“This dish, Carne Encebollada- Filipino Beef Pot Roast in Onions, is my ‘pambato’ “ my cousin Lyn said in her email. In Pilipino, ‘pambato’ (say ‘pahm-bah-toh’) means a signature dish, one you have bragging rights to, or the one that defines you, the dish expected of you when there is a party. It is your badge of honor.
This email came to me from half a world away, over 8,000 miles in distance and more than 17 hours in flight time from the east coast of the United States to the Philippines. Most of my recipes are from family, passed around from different generations. After my mom, I leaned on my network of cousins for my recipe sources. One of them is Lyn Besa Gamboa, who lives in Silay City, Philippines, a region south of Manila. Here’s a delightfully easy beef recipe I learned from her. It’s called ‘Carne Encebollada’ and she described it in an email:
“ I learned this recipe from a Gaston friend: simple, saute finely sliced onions in butter until slight brown, brown meat also in the onions and then pour white wine. Of course, salt and freshly ground pepper. I do this in a Le Creuset or any waterless cooker. Best for you maybe to shove in the oven until meat is tender. Like most cooks, I don’t measure. Love, Lyn”
Carne Encebollada is Spanish which translates to ‘meat with onions’. One thing is for sure, if it’s a Filipino recipe with a Spanish-sounding name, then this is clearly the Hispanic influence on Philippine culture. Manay Lyn (say ‘mah-nay’, a term of respect for an elder female relative in the Philippines) sent me an email suggesting I cook this for a family dinner.
After cooking this ‘Carne Encebollada’, I could see why this dish defined her. It was perfect from start to finish, yet it was so easy, it was impossible to mess up. This was sheer easy cooking, even for any kitchen novice. I knew it was nearly cooked when I could hear the simmering broth in the pot bubbling away and I sniffed at the beef- wine aroma that was flowing around fast and furious in the kitchen. When I took it out of the pot and started to slice, the burgundy colored beef nearly fell apart at first touch because it was so tender. I paired this Carne Encebollada with my son Tim’s own signature Homemade Mashed Potatoes, topped the whole entrée with fried onion rings and decided this, too, was going to be my ‘pambato’ from here on. Thanks for the inspiration, Manay Lyn!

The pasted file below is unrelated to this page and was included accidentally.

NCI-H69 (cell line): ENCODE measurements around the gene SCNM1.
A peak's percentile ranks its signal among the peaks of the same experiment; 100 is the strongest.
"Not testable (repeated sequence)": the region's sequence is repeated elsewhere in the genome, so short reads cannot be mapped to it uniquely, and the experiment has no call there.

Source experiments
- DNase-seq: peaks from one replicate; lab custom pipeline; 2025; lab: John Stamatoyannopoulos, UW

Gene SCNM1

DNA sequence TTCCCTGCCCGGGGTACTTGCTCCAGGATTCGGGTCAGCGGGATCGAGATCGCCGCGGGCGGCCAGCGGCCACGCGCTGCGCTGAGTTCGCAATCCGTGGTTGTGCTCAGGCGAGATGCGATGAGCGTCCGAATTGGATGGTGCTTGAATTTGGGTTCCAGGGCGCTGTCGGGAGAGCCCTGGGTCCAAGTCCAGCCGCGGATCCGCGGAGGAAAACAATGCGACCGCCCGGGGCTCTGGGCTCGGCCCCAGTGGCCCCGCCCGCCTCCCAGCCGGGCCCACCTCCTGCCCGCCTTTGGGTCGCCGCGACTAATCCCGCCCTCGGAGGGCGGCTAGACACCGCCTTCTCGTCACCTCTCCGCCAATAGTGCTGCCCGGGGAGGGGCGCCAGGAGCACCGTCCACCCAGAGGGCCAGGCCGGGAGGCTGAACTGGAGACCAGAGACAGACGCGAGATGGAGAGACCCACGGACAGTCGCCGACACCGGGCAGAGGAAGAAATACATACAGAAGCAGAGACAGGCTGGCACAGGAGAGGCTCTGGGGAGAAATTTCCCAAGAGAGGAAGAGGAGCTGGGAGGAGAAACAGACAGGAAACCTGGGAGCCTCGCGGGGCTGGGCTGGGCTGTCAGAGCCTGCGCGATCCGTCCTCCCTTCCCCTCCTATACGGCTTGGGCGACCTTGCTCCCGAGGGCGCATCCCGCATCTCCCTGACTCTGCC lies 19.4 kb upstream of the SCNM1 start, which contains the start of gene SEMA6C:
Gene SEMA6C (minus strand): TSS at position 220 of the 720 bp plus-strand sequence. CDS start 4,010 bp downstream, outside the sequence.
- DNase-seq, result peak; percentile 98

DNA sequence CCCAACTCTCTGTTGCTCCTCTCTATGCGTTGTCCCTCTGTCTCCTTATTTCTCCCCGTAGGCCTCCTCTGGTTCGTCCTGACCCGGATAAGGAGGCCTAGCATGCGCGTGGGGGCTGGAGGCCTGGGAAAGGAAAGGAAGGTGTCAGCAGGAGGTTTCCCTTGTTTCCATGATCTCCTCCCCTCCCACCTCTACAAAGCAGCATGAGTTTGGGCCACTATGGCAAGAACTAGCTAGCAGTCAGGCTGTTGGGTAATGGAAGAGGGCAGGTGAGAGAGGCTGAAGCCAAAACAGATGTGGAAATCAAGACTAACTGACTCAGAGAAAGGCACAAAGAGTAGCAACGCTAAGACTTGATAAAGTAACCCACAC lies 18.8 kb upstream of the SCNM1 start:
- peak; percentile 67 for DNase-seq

It’s nice to have cousins and family back home in the Philippines within an email or phone call away to tap on when I need a recipe!
Carne Encebollada - Filipino Beef Pot Roast in Onions
- 4 pounds whole beef bottom round
- 1 Tablespoon Worcestershire sauce for marinade
- 2 cloves garlic minced, for marinade
- 4 Tablespoons vegetable oil
- 1/4 cup butter half a stick
- 1 cup white wine
- 2 whole large white or yellow onions sliced
- 2 to 3 cups beef broth
- 1 teaspoon salt
- 1 teaspoon ground black pepper powder
- for serving: homemade mashed potatoes
- for garnish: fried onion rings
- Marinate the whole beef cut with Worcestershire sauce and minced garlic. Cover with plastic wrap and keep refrigerated for at least 6 hours or overnight.
- The next day, in a large Dutch oven, over medium high heat, add the oil and butter. Saute the onions. Cook for 2 minutes till onions are translucent.
- Add the beef and sear over the high heat till it is browned all over, for 8 minutes. Pour the broth, wine, salt and black pepper. Lower heat to a slow simmer. Cook beef till tender for 2 hours or more if needed.
- Cook's comments : If cooking beef in a slow cooker, first pan sear the onions and beef in a large skillet on the stove top. When the onions are translucent and the beef has browned all over after about 8 minutes, transfer the beef and onions into a slow cooker. Add the wine, broth and seasonings. Turn slow cooker on 'High' settings and cook for 6 hours or till beef is tender.
- Hello, Friends! All the images and content on this blog are COPYRIGHT PROTECTED and owned by my media company Besa-Quirino LLC. This means BY LAW you are NOT allowed to copy, scrape, lift, frame, plagiarize or use my photos and recipe content I wrote, on your website,books, films, television shows or videos without my permission. If you want to republish this recipe or content on another website, video, news article,or media outlets mentioned above please ASK my permission, re-write it in your own words and simply link back to this blog to give proper attribution. It’s the legal thing to do. Thank you. Email me at [email protected]
Notes on Nutrition: The nutrition information provided is an estimate and will vary based on cooking methods and specific brands of ingredients used.
Did you like this recipe? I have more Filipino Instant Pot recipes in my newest cookbook Instant Filipino Recipes: My Mother’s Traditional Philippine Cooking in A Multicooker Pot by Elizabeth Ann Besa-Quirino. Buy my cookbooks and books on Amazon.com sold worldwide in paperback and Kindle format.
Copyright Notice: Hello, Friends! Please DO NOT LIFT OR PLAGIARIZE my original recipe, stories, photos or videos. All the images and content on this blog are COPYRIGHT PROTECTED and owned by my media company Besa-Quirino LLC. This means BY LAW you are NOT allowed to copy, scrape, lift, frame, plagiarize or use my photos, essays, stories and recipe content on your websites, books, films, television shows, videos, without my permission. If you wish to republish this recipe or content on media outlets mentioned above, please ASK MY PERMISSION, or re-write it in your own words and link back to my blog AsianInAmericaMag.com to give proper attribution. It is the legal thing to do. Thank you. Email me at [email protected]
Disclosure: Instant Pot is the brand name of a multi-cooker that cooks in high and low pressure. I was not paid by the Instant Pot company to mention the product or brand nor endorse it. This is not an ad. My views and opinions are my own.